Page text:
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Wind And Solar Power ‘Cheaper Than Fossil Fuels’

The cost of wind power fell by 50 per cent since 2010, while the cost of generating solar energy has plummeted by 85 per cent in the same period

It appears that something of a tipping point has been reached in terms of renewable energy generation. The likes of solar and wind power have received government subsidies in the past, but this financial support is beginning to dry up.

However, according to a new report from Bloomberg, that doesn’t matter because these kinds of power generation technologies are now providing cost-effective energy. The organisation revealed that new wind and solar power plants now produce energy more cheaply than new coal or gas facilities in two-thirds of the world.

This comes after the cost of wind power fell by 50 per cent since 2010, while the cost of generating solar energy has plummeted by 85 per cent in the same period.

But the BloombergNEF (BNEF) research found that even though these renewable sources can now compete with their fossil fuel counterparts, just seven per cent of global electricity was generated with renewable sources last year.

The main issues facing the likes of solar and wind power are the fact that they can’t generate electricity consistently. There will be periods when the sun isn’t shining or the wind isn’t blowing. Without batteries to store the excess energy, these forms of energy generation will struggle to compete with the likes of coal and gas for the time being.

BNEF highlighted Southern Europe as an example where subsidy-free renewable energy generation is taking off though.

Here, solar power has taken hold in a big way. Italy, Spain, Portugal and other countries in this region are expected to connect 750 megawatts of subsidy-free clean energy projects to the grid this year alone. That’s enough to power 330,000 homes. 

In the UK, offshore wind has been the first choice for many renewable energy projects. Earlier this year, we highlighted research showing that the UK installed 931 megawatts of wind capacity in 2018.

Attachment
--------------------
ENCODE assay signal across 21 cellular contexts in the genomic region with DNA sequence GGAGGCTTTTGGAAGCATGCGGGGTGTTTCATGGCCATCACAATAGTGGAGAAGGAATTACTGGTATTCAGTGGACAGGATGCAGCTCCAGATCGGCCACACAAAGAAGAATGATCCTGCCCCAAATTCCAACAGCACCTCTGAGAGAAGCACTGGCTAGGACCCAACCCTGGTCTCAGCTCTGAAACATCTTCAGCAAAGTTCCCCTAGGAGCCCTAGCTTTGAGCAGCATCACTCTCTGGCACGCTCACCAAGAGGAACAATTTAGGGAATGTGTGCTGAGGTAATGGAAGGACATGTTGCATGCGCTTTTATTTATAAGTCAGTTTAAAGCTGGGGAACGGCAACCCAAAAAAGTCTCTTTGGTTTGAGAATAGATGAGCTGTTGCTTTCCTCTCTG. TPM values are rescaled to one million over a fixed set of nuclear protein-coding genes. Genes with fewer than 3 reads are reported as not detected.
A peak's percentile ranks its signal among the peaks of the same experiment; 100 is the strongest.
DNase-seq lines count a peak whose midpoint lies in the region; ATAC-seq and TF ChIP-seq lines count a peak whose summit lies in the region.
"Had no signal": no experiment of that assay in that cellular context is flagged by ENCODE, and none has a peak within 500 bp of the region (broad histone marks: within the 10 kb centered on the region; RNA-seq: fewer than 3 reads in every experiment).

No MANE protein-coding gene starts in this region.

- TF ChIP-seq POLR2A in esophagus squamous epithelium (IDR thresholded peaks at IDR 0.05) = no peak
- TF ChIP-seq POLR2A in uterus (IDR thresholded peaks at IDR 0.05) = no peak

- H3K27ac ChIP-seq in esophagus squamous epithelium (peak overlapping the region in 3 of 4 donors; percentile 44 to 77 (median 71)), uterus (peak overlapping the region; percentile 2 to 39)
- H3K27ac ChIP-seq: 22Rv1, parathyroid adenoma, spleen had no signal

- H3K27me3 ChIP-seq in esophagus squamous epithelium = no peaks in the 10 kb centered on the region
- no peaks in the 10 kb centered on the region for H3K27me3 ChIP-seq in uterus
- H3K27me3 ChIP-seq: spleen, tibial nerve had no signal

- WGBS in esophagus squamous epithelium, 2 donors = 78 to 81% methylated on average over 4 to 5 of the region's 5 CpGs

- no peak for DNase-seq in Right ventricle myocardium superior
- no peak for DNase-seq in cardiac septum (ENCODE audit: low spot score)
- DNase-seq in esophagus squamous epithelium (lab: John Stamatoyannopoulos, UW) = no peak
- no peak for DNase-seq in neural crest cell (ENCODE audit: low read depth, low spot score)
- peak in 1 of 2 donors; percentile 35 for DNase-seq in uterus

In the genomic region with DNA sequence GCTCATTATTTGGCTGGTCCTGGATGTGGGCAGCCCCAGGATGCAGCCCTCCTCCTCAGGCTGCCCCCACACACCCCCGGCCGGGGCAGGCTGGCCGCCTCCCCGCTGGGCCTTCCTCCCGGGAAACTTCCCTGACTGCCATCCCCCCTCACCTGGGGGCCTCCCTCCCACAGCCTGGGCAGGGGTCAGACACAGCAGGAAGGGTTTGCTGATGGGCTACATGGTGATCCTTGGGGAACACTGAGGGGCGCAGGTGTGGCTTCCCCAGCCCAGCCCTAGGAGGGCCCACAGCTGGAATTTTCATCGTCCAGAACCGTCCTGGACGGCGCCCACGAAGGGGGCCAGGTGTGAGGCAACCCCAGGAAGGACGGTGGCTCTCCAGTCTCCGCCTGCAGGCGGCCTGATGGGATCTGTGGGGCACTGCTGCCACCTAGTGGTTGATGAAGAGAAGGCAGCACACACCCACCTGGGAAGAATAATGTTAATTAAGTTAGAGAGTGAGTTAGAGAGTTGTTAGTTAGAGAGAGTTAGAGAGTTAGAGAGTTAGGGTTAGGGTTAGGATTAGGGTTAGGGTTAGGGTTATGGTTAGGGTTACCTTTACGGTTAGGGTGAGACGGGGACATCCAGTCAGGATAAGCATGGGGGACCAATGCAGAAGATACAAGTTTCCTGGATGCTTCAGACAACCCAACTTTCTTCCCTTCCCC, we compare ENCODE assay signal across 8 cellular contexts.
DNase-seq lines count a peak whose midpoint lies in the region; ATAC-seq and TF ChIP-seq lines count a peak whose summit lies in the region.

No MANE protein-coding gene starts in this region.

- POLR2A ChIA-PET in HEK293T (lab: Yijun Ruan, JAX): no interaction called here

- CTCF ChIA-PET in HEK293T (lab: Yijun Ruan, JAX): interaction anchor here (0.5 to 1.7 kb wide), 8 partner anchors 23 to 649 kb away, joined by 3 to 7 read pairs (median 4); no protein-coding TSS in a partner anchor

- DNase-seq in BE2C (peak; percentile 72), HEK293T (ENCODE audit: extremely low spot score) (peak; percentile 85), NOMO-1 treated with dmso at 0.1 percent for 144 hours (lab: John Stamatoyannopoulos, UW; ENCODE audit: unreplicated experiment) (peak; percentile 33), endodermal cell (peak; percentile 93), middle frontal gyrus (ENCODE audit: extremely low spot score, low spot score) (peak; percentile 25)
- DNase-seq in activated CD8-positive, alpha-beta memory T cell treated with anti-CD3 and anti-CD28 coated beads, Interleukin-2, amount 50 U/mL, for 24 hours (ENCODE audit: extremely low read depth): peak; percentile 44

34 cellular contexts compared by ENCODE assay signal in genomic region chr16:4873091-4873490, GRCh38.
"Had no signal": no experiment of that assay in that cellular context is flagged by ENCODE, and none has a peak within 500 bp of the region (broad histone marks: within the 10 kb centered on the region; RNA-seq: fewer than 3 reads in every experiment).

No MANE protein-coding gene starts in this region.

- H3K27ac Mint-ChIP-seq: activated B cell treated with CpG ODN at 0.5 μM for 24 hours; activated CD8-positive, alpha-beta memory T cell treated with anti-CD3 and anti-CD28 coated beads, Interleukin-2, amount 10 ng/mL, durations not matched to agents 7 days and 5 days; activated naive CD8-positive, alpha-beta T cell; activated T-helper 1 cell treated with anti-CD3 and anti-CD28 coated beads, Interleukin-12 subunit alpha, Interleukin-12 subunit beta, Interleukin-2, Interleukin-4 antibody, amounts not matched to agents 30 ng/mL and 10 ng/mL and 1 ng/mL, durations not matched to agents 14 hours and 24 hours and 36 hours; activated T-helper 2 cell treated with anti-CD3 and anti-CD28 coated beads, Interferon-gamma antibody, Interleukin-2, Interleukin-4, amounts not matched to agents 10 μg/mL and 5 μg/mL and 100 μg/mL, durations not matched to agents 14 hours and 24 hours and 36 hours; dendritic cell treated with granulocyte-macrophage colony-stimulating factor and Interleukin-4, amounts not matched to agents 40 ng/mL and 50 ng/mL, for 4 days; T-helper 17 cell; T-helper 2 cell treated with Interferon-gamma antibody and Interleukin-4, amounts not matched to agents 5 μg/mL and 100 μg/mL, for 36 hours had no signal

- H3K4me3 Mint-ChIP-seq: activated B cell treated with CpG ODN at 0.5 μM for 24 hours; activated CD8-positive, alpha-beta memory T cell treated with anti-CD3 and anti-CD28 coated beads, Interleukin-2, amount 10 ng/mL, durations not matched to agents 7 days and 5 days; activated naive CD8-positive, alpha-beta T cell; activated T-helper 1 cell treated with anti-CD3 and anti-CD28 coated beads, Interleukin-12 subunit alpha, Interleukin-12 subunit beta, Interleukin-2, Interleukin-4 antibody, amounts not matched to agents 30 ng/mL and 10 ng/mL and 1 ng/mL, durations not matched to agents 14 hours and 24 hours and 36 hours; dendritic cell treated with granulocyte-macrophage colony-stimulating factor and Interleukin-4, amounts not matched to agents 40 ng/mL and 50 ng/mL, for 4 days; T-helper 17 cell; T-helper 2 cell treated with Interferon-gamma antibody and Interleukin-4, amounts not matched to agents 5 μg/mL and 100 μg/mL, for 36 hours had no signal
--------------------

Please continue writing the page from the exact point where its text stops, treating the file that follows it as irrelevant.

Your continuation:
This is well ahead of the level of offshore wind capacity installed by any other European nations. In the research, Denmark installed the second-highest offshore wind capacity last year, with 374 megawatts coming online. 

In total, wind energy now accounts for 14 per cent of the energy mix across Europe. Although this has been increasing each year, more will need to be done if the continent is to hit its target of generating one-third of its energy from renewable sources by 2030.

But it’s not only Europe that’s pushing for renewable development. In China, which is the world’s biggest renewable energy market, there is a drive towards reducing subsidies for wind and solar power to encourage “a more market-driven approach”, BNEF explained.

The BNEF research highlights the fact that reducing subsidies for wind and solar projects could, therefore, be a good sign because it means these schemes are economically viable and can, therefore, compete with other energy generation techniques.

One clear thing is that the drive towards a more sustainable power grid isn’t going to fall, which means people will need to be appropriately trained to maintain this new infrastructure. Make sure your staff hold valid accredited GWO courses certificates.